I do yoga sometimes on Monday nights, with a group of girls and a couple of bottles of wine. I meet up with girlfriends at the wine bar for happy hour and regardless of what restaurant I’m at, I’m far more apt to be interested in the wine list than the 100 beers you have on tap. Conversely, Chef Boyfriend takes a six-pack over to his buddy’s for Friday night poker and would never think of grabbing a bottle from our cellar.
Alcohol seems so gendered. Wine for women, beer for men and while I know it’s not true, that anyone can drink or not drink anything they damn well please, subtle reinforcements of this stereotype are all around.
Like when Chef Boyfriend and I go out for dinner and order a bottle of wine. Sometimes he picks; sometimes I do but 9 times out of 10, the server will pour him the taste not me. And why is that?
In culinary school, our last two classes before our internships were in the school’s restaurant. Three weeks in back of the house and three weeks in the front of the house. And though I had been a server before, I learned plenty about fine dining service. When a table orders wine, you present the bottle to the host for approval and while it’s often completely up to the server to guess whom the host at a table is, why are servers always assuming my boyfriend’s the host? He doesn’t always pay and he doesn’t always pick the restaurant.
This subtle gendered behavior is mirrored in other aspects of the wine world. Culturally, we view wine as a feminine drink but the wine industry itself is dominated by men. Male farmers growing grapes, male winemakers, male vineyard owners, male wine importers, male wine store owners, male sommeliers, male wine writers.
Last year, I challenged myself to read only books by female authors. It wasn’t difficult except when I went looking for wine books written by women. Yes, there are some and for the most part, they’re great. As a reference, The Wine Bible by Karen MacNeil is excellent and late last year I read Red White and Drunk All Over by Natalie MacLean. I found The Widow Cliquot by Tilar J. Mazzeo and was amazed by the story of Barbe-Nicole Clicquot Ponsardin who assumed the helm of a young champagne house after her husband died. I also read a collection of profiles on women working in the wine industry – wine makers, sommeliers, writers, and was heartbroken at how poorly written the book was. The book was an opportunity wasted and I started to think I could write a book as good, if not better.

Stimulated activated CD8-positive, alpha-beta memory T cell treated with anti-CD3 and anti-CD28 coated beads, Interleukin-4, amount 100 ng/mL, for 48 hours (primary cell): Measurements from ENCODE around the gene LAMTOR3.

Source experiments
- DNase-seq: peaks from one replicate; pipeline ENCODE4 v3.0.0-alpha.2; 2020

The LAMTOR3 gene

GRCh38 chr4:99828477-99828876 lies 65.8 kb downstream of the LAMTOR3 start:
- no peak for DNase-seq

I want to answer the question: if women enjoy wine and women are making wine and women are writing about wine, where are they? Why of the 230 Master Sommeliers across the world are only 32 of them women? Why is Robert Parker the end-all-be-all in wine recommendations?
I want to be a part of the wave of women who ambush the current wine industry and turn it on its head. Constantly learning more about vineyards and grapes and the wine making process and then sharing what I’ve learned with anyone who will read my words. I want to drink wine and think about it. I want to drink wine with food and without and I desperately want to find a chardonnay I like.
But, and there always seems to be a but, what do I have to offer to the field of wine writing? I’m not a winemaker with a unique perspective. I haven’t had the pleasure of tasting Screaming Eagle or Château Lafite Rothschild. I can’t afford most bottles of vintage champagne. So what do I bring to the field? What can I add to the conversation?
Honestly, I don’t have an answer to these questions and I’ll probably always be plagued with doubt. But if I don’t write, don’t try, don’t put myself out there, I’ll never know. This could be the path I’m meant to take. This could be my calling, my passion project, my side-hustle.
I may or may not be reading a self-help book right now (ok, I totally am) and the biggest take away I have so far is I’m a unique snowflake and there will never be another me. My palate is my own and my wine opinions, thoughts and stories are mine. So while I may not have my masters from UC Davis, I’m going to write about wine. And I invite you to stay tuned and keep reading.